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April 4, 2008

U.S. Transportation Chief Visits Seattle

Seattle isn't always the first stop for U.S. Cabinet officials. But if U.S. Secretary of Transportation Mary Peters' visit today is any indication, when the issue is transportation, Seattle is a natural top of agenda locale.

With the help of Cascadia Center and others, Secretary Peters swept into town on Friday for a series of meetings with business and policy leaders. The Cascadia Center, with its growing leadership in the alternative energy and plug-in hybrid, electric vehicle space, played a critical role in the visit by coordinating several meetings for the United States' 15th transportation chief.

Today's closed meetings and work sessions focused on the question of transportation technology, innovation, finance and the Northwest's leadership role in finding solutions to regional and nationwide transportation challenges. Phoenix Motorcars, an electric car company based in California, brought one of its prototypes to Seattle for Secretary Peters and others to see.

Cascadia Center has long argued that the U.S. reliance on foreign oil is not sustainable. As former CIA director James Woolsey has said, it's an addiction that funds both sides of the war on terrorism. Based on our research and analysis, the most sensible way to move beyond oil is to use clean electricity to power vehicles.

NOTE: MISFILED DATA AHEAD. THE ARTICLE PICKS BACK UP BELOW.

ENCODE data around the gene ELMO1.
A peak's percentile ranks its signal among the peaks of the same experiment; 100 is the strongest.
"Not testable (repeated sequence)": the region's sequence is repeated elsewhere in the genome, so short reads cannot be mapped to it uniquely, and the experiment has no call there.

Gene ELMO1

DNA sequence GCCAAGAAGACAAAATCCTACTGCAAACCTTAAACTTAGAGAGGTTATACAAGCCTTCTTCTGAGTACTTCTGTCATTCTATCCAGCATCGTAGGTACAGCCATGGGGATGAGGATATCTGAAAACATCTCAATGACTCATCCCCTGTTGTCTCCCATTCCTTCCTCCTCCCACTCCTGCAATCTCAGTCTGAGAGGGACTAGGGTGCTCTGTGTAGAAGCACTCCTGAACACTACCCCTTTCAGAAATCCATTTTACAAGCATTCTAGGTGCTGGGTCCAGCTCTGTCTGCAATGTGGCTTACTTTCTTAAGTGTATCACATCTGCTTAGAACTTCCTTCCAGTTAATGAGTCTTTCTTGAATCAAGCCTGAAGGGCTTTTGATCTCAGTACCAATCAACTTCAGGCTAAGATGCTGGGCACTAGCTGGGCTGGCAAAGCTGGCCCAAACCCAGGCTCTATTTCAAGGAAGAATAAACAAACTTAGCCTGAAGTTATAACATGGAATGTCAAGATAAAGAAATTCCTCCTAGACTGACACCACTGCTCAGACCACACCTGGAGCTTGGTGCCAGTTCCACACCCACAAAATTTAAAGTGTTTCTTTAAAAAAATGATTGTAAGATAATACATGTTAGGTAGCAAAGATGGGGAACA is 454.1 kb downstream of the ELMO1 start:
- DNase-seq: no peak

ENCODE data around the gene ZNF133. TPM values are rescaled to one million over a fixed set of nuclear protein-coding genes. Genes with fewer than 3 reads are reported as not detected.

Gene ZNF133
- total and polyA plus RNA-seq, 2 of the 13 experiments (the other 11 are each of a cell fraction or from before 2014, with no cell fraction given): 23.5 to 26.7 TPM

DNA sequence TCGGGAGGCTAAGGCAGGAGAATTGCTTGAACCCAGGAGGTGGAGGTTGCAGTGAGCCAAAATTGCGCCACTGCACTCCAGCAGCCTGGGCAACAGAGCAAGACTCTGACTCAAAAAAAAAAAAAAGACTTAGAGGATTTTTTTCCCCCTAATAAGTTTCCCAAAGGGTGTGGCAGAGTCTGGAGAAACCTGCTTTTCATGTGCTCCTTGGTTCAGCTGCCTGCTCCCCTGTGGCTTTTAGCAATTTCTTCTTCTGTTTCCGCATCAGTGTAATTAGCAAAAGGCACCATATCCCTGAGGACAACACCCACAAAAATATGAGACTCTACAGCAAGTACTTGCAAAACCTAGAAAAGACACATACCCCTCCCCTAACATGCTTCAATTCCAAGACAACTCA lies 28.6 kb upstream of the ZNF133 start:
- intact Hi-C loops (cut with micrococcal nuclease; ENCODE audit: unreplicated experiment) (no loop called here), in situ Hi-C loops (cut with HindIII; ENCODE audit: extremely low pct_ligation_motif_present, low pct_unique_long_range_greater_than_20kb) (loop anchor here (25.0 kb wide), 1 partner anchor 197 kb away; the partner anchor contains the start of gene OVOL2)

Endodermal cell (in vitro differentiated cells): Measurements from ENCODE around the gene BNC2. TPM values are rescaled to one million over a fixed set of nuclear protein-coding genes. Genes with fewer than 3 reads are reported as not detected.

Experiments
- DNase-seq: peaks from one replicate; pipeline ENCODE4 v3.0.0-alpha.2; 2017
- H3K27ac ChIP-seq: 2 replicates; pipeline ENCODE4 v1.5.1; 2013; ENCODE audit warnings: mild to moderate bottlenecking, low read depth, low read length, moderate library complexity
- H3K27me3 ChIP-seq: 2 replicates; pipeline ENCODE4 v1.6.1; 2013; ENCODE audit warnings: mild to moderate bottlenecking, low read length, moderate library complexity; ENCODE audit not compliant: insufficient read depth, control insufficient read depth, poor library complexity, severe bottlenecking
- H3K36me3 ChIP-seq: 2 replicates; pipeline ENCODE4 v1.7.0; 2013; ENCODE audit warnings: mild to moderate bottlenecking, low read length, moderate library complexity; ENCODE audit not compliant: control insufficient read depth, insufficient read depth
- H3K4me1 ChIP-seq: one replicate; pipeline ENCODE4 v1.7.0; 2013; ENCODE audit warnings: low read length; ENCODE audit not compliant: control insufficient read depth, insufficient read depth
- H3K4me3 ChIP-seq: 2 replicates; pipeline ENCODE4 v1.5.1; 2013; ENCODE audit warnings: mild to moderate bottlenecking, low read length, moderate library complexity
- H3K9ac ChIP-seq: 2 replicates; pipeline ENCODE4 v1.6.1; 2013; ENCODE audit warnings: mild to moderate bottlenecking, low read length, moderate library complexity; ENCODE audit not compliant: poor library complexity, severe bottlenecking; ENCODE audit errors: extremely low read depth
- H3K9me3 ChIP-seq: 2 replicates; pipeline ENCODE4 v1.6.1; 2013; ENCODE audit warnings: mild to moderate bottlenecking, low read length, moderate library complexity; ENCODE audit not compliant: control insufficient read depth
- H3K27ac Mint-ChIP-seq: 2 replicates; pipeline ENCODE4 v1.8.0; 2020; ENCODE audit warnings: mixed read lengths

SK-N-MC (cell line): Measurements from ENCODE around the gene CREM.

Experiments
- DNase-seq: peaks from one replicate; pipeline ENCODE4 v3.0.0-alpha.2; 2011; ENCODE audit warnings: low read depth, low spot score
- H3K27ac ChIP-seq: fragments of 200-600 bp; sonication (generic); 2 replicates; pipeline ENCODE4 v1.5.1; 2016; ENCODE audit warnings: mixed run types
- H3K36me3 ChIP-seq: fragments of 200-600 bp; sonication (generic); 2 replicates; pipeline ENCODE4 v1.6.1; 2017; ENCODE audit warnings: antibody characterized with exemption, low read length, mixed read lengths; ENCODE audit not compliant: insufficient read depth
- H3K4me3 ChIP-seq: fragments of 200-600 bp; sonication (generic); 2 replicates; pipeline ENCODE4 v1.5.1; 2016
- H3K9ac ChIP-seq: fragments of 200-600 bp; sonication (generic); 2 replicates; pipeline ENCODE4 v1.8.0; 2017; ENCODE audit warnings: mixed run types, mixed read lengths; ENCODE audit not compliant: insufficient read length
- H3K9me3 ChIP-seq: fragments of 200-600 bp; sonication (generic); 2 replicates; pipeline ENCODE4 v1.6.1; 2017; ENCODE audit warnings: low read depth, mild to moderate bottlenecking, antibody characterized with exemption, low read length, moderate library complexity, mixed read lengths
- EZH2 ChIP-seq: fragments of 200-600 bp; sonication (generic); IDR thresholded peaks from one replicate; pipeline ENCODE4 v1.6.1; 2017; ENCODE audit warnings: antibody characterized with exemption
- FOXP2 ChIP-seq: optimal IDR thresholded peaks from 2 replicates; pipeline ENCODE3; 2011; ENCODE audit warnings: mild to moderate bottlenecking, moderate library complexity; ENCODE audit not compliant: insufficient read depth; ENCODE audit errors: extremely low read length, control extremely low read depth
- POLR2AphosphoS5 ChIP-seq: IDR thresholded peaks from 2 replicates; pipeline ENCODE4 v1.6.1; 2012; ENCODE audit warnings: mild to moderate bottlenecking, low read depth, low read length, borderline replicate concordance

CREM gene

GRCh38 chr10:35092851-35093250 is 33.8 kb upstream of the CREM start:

We'd like to see the Northwest lead in the adoption of plug-in hybrid electric vehicles. It's the best way to: achieve greater energy independence, cut greenhouse gases and help reduce our trade deficit. It's clear to us that a Northwest pilot project that showed the successful adoption of PHEVs by commercial and government fleets as well as consumers could set a workable, realistic example for other regions and the country.

We're working with the state and U.S. transportation departments on proposals that would test how to recharge PHEVs at park and ride lots. (The illustration to the right is one vision.) And we're also collaborating to encourage transit use and to introduce congestion pricing to replace lost gas tax revenues when gas consumption declines with the move to alternative fuels and electricity.

Today's visit by Secretary Peters is evidence that the nation's leaders are willing to look to the Northwest for ideas and examples of how to confront transportation challenges now and down the road. We believe the region's political and business leaders are up to the challenge.

April 8, 2008

The Difference Between Cordon Pricing And Congestion Pricing